Fortified by these reflections on national tastes, some modern-art dealers themselves changed what their artists’ production for foreign markets–be it only by exhibiting them alongside well-recognized canvases. Durand-Ruel did this systematically in his London exhibitions after 1870, then in New York after 1886. Relying on artists, collectors, and brokers who were willing to help him with his export business, he followed a strategy that mixed Impressionist canvases with other, well-recognized ones, especially those of the School of 1830, thereby offering a calmed-down interpretation of Impressionism’s innovations.
Post-Impressionism Translated for Foreign Countries, To the Point of Mistranslation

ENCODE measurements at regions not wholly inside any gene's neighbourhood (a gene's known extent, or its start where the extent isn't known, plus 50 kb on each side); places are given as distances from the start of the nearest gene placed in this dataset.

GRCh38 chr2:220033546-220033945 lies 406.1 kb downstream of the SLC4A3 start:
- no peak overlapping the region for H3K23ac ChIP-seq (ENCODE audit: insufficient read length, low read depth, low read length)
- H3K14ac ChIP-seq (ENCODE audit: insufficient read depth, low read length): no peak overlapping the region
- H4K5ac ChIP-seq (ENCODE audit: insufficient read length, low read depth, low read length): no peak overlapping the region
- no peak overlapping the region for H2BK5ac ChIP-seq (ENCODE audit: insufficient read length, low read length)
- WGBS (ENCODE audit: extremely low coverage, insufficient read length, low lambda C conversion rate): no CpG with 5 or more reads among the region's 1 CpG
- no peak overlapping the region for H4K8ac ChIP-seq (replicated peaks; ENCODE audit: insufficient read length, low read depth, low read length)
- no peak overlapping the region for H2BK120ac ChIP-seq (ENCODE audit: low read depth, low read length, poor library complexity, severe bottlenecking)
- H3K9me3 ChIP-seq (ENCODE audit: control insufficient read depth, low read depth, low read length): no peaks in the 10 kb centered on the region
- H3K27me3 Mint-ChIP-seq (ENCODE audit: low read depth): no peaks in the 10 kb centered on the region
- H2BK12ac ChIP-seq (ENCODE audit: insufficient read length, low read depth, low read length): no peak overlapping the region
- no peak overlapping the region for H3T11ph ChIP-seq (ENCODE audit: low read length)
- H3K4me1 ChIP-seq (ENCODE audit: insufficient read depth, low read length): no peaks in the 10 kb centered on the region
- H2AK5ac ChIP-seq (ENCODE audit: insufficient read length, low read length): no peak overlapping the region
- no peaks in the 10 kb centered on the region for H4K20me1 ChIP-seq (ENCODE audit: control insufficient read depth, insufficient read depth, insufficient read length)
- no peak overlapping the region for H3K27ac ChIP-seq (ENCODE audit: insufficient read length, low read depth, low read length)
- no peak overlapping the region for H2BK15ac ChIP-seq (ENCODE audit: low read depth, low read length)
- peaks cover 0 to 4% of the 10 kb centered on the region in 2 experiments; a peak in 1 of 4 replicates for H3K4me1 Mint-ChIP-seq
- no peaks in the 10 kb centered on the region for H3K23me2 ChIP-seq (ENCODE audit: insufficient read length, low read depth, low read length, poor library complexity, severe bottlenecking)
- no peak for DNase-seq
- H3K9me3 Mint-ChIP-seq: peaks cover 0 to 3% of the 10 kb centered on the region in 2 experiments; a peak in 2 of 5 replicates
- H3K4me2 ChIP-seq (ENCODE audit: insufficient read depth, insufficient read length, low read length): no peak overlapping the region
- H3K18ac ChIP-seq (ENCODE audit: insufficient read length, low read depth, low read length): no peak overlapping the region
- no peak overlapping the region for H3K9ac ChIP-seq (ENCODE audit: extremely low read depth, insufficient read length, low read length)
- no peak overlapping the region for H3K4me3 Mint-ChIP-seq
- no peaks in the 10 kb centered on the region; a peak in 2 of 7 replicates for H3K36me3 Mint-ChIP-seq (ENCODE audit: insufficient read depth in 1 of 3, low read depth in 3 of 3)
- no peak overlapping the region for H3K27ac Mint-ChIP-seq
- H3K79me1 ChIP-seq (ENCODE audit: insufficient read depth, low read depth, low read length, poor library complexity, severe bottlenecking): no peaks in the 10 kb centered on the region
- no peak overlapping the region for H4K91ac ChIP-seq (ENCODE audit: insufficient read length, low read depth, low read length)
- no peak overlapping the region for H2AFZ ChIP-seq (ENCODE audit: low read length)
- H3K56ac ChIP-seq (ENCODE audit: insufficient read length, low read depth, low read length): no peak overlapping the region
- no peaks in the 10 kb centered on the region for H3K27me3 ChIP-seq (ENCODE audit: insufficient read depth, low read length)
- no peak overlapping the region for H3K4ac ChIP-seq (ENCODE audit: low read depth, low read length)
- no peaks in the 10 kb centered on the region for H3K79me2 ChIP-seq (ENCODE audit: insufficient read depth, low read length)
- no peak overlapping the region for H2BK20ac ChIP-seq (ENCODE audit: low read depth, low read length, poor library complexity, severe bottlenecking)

A kind of modern painting that had inherited a great deal from Impressionism began to gain recognition in Paris and then internationally after 1889-1890. Starting at that time, networks of European critics, dealers, and collectors interested in modern art were established. Leaning on this structure, the Post-Impressionists (Neo-Impressionists, Symbolists, and Nabis) were able to forge alliances with various avant-gardes abroad. To this end, they had to modify appreciably their aesthetic messages. Between Paris and Brussels, Signac changed the titles of his paintings: the musical names for the titles he chose for the Salon of the XX in Brussels in 1892 adapted his painting to the expectations of Belgian modernists keen on new music, whereas two months later, for Paris’s Salon of Independents, Signac renamed his canvases, setting them within the French landscape tradition.[ref]See Françoise Cachin, “Le paysage du peintre,” in Pierre Nora, ed., Les Lieux de Mémoire, tome 2, La Nation (Paris: Gallimard, 1997), vol. 1, “L’Immatériel–Paysages,” pp. 957-96.[/ref]